Worse still, they have trouble dealing with any unexpected phenomenon. A bad monitor mix, a noisy drunk near the stage, a broken guitar string, any of these things can cause a musical crisis, because the schooled players aren’t used to the butterfly effect, that chance and chaos are part of the musical performance, not something to be eliminated.

In this situation, the street player will have the advantage. He is so used to bad monitor mixes that a good one would surprise him. Noisy drunk? He can walk over to the table, tell the guy to “shut the $#@% up,” and never miss a beat of his solo. Broken guitar string? Well, you still have 5 left so what’s the problem?

In general, street jazz is just another term for real-world playing experience. But it is a little more than that. Jazz depends on people coming together in an ongoing community. Jazz styles can be dissected and analyzed, but they have an ineffable quality as well. What makes a New York player different from an L.A. player, from a New Orleans player, from a Texas player? There are specific stylistic things we can point to, but really it is the continuity of the community, the culture, in each regional style that comes through in the individual’s sound. So players reflect their community in their style of playing.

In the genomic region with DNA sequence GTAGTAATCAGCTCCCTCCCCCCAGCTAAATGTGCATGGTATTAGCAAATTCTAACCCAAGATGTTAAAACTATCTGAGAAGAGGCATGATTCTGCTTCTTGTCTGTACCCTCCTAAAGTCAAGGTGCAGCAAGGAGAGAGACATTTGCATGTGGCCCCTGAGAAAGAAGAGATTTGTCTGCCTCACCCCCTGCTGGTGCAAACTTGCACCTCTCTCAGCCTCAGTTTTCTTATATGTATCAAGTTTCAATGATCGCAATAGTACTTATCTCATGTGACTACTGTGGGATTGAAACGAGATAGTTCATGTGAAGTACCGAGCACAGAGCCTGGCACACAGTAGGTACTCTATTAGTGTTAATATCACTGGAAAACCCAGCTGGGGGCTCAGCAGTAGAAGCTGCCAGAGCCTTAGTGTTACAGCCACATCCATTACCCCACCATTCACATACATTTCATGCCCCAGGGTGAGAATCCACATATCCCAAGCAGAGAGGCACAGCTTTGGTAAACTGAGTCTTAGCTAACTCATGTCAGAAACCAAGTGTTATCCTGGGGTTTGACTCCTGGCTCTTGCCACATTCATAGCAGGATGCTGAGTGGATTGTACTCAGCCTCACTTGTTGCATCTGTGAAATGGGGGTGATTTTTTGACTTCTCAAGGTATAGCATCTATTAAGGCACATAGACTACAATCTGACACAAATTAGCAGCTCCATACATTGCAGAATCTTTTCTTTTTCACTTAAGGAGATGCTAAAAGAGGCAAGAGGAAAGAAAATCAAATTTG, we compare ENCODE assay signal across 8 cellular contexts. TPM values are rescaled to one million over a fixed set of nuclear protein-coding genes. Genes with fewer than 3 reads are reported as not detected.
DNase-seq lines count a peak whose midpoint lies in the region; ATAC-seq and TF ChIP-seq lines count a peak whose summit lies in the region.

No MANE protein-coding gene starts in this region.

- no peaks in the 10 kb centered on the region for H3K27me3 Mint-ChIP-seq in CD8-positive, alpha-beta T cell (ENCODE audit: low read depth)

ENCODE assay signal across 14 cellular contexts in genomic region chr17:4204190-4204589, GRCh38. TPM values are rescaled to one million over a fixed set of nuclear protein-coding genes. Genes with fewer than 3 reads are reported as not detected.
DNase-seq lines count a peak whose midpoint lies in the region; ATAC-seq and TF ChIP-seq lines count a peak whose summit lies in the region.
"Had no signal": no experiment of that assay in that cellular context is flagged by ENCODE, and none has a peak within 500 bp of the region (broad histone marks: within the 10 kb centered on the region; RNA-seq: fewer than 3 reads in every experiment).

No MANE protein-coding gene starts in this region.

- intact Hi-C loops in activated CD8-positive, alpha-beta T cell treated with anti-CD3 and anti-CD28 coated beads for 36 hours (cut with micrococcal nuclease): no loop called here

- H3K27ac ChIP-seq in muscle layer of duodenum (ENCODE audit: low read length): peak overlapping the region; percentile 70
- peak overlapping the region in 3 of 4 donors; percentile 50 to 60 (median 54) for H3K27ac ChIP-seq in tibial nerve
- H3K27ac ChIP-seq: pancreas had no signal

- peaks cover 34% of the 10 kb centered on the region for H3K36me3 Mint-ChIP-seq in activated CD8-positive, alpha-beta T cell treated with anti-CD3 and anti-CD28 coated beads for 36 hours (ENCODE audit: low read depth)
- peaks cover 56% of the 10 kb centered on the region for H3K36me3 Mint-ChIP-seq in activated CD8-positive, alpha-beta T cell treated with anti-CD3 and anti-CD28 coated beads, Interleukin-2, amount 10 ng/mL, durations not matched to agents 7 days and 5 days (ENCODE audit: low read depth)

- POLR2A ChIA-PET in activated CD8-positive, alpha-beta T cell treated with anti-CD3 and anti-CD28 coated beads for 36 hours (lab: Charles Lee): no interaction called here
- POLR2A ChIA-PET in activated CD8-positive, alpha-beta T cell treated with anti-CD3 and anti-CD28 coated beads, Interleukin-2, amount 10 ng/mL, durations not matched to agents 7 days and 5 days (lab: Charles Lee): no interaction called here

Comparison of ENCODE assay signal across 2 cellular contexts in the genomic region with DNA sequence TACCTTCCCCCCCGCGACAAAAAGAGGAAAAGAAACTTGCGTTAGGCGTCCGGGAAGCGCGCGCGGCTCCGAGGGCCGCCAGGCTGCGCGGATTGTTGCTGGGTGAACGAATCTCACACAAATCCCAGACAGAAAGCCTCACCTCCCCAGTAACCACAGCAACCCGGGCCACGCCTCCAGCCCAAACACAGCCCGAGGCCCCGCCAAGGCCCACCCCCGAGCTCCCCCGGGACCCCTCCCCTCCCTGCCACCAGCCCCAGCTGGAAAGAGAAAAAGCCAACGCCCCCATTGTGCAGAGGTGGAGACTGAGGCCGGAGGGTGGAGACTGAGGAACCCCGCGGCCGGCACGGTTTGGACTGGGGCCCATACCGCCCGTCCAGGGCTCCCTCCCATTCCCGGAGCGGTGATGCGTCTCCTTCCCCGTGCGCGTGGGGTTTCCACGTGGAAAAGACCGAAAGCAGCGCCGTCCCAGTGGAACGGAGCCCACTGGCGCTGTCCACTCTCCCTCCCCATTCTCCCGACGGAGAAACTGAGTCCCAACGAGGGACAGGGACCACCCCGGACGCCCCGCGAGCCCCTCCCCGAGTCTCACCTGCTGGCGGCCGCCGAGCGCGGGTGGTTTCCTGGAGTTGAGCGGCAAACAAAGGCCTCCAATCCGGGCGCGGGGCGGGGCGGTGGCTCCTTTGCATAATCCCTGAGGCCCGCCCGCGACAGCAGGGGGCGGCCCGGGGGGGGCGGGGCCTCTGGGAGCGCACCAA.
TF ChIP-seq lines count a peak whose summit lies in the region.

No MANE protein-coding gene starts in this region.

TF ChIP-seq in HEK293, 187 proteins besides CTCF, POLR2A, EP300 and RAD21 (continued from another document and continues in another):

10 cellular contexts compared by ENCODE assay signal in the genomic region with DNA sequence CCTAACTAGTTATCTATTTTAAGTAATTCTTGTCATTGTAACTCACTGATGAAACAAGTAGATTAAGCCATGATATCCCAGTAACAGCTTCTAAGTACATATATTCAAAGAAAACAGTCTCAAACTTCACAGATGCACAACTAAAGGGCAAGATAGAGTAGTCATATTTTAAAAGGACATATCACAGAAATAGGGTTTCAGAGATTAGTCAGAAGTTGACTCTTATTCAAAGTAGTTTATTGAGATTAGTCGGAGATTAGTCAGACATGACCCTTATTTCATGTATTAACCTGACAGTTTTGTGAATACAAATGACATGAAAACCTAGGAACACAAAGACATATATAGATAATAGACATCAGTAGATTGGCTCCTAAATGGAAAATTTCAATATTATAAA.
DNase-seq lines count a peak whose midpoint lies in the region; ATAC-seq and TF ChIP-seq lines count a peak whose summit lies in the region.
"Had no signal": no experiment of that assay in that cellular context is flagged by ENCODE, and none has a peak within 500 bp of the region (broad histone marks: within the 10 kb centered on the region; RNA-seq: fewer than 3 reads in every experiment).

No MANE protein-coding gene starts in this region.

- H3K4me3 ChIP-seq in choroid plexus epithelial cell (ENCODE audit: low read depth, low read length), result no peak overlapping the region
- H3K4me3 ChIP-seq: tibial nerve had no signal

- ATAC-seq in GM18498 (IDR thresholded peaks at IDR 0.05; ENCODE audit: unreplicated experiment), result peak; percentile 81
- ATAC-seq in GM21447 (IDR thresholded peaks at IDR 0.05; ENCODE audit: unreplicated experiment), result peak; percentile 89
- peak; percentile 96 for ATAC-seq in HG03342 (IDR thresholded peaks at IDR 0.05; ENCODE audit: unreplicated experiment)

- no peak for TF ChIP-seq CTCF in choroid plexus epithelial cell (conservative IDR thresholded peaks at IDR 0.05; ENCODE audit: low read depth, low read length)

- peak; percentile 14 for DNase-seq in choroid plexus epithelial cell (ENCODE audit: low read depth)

A player who studies in different communities will have deeper musical roots. Some of the greatest musical satisfaction I have known has come from my varied musical experiences, the fact that I have spent time in different musical communities, absorbed aspects of them, and made them part of my own individual style.

The school and the street not only can coexist, they can strengthen each other. I see individual players move between these two communities and become stronger musicians as a result. Both communities have their strengths and weaknesses, their chauvinisms and contradictions. But they are part of the larger jazz tradition, and the best jazz players and teachers not only know it, they live it.